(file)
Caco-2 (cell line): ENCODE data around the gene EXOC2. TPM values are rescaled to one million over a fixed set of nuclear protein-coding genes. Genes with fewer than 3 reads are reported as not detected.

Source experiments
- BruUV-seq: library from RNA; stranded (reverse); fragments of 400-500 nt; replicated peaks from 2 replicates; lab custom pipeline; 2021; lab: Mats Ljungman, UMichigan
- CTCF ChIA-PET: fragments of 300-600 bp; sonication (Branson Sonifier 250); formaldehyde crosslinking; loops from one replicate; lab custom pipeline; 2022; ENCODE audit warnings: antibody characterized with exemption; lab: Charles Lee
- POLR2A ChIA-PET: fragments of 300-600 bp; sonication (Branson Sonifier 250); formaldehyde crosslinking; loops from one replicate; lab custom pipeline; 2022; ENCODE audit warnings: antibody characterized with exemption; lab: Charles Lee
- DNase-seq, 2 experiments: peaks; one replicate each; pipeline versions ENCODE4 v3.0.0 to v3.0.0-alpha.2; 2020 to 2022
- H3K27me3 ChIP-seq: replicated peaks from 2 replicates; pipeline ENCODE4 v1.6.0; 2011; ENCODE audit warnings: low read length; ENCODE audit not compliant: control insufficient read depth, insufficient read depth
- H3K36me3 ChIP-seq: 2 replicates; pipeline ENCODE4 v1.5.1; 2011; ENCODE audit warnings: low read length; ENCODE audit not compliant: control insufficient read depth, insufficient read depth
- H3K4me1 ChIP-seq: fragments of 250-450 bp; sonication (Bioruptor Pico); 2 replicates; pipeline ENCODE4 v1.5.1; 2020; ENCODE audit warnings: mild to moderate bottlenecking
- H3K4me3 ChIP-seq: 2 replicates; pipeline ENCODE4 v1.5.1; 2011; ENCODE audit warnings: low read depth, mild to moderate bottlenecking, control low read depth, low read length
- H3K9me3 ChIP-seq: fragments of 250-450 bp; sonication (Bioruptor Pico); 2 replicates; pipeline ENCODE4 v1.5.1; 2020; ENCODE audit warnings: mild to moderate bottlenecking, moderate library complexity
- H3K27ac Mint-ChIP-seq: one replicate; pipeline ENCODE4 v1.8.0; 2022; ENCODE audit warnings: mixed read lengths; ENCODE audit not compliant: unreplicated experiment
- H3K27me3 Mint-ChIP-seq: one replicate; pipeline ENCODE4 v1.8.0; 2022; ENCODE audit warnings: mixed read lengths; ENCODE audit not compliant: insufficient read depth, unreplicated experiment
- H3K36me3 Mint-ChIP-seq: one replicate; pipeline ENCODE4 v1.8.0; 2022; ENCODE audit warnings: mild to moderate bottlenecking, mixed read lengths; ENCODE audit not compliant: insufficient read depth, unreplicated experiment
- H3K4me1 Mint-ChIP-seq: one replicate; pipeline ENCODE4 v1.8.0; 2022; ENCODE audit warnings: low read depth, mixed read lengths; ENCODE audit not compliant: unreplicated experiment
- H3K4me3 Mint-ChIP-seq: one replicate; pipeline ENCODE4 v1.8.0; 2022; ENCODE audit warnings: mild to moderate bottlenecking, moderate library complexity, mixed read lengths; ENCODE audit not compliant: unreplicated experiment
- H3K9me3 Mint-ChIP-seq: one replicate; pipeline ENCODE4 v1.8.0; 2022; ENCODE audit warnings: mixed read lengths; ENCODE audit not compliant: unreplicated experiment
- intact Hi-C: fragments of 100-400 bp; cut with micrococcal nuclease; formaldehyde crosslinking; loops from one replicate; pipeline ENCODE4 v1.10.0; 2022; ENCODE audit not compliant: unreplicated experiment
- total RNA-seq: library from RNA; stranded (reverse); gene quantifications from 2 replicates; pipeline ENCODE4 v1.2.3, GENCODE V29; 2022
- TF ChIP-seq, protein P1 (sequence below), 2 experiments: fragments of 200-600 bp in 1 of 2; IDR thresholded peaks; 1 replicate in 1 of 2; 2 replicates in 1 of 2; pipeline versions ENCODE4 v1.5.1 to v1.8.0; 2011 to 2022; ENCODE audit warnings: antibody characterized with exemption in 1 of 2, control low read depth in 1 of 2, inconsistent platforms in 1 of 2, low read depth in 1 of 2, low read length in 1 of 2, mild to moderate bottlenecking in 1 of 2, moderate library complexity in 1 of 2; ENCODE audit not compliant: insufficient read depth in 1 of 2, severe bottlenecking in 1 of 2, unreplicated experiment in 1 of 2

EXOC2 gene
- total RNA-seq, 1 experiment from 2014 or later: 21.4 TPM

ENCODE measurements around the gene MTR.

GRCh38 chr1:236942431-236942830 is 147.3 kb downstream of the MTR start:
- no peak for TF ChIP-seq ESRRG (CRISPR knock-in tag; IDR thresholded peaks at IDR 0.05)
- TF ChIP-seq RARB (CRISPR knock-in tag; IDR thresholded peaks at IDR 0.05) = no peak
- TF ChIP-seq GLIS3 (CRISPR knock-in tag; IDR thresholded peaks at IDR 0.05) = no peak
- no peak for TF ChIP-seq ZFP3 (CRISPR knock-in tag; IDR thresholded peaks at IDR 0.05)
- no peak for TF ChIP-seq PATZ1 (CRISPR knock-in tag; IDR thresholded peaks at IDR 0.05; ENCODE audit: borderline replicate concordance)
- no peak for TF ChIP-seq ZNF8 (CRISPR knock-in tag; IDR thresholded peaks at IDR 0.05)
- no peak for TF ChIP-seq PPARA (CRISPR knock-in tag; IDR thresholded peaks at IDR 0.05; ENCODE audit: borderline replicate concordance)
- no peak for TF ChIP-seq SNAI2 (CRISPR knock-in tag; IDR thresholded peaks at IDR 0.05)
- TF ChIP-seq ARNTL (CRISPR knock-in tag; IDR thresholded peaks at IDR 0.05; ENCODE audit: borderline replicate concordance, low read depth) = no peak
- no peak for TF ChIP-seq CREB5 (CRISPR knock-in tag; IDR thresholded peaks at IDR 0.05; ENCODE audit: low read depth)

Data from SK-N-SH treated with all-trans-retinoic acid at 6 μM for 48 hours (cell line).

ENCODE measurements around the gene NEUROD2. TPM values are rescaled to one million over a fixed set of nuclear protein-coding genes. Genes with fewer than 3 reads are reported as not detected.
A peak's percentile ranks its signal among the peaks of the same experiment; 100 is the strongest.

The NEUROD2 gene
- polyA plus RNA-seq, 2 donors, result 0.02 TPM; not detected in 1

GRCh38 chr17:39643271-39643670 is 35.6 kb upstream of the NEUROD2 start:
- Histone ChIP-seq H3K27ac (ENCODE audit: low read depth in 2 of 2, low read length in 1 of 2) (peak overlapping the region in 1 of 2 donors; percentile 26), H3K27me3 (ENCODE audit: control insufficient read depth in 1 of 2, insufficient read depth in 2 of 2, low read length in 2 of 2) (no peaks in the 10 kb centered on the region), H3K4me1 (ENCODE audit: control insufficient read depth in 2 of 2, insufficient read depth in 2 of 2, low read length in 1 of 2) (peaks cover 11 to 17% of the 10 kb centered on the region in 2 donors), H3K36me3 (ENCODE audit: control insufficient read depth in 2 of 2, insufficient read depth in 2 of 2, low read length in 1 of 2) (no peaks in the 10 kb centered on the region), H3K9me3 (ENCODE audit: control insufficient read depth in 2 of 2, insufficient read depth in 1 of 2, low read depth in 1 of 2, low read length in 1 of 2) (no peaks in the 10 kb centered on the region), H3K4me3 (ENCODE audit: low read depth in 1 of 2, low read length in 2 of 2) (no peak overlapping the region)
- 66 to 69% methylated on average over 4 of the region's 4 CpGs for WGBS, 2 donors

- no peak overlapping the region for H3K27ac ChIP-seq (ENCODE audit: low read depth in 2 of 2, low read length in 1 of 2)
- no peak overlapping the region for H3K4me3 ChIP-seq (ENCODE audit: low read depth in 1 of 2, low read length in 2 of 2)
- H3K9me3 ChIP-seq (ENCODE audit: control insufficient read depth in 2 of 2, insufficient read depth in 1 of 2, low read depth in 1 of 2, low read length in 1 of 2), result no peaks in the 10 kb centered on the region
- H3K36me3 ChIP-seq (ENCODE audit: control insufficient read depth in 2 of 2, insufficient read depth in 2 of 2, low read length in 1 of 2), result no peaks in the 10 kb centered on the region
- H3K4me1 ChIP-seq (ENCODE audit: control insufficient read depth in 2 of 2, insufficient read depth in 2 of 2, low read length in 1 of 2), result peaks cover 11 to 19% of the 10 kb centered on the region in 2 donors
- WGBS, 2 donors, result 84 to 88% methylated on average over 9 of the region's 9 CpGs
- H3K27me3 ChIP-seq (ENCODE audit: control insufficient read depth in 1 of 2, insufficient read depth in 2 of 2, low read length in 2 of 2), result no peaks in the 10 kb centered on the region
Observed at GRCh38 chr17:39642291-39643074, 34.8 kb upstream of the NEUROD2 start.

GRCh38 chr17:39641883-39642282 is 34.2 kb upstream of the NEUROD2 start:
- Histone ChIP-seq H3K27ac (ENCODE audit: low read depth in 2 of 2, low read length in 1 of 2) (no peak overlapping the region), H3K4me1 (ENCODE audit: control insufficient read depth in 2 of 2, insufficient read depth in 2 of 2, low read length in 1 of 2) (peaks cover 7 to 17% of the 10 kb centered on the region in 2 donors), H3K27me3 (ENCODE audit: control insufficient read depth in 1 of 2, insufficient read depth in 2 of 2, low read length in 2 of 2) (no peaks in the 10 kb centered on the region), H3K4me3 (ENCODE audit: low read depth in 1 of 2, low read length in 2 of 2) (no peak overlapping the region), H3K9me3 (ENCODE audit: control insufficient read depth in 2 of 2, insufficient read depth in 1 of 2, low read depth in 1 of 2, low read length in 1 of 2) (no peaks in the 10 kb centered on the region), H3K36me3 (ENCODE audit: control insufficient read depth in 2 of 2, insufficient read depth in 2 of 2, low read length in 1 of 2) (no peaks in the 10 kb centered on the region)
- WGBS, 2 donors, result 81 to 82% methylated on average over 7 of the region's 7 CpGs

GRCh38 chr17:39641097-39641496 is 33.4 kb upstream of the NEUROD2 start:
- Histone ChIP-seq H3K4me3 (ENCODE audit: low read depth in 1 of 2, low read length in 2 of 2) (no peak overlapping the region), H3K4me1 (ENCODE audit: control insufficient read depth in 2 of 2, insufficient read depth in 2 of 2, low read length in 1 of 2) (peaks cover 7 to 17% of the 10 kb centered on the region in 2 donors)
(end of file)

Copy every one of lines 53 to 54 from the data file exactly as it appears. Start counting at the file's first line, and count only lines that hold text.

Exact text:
- WGBS, 2 donors, result 81 to 82% methylated on average over 7 of the region's 7 CpGs

GRCh38 chr17:39641097-39641496 is 33.4 kb upstream of the NEUROD2 start: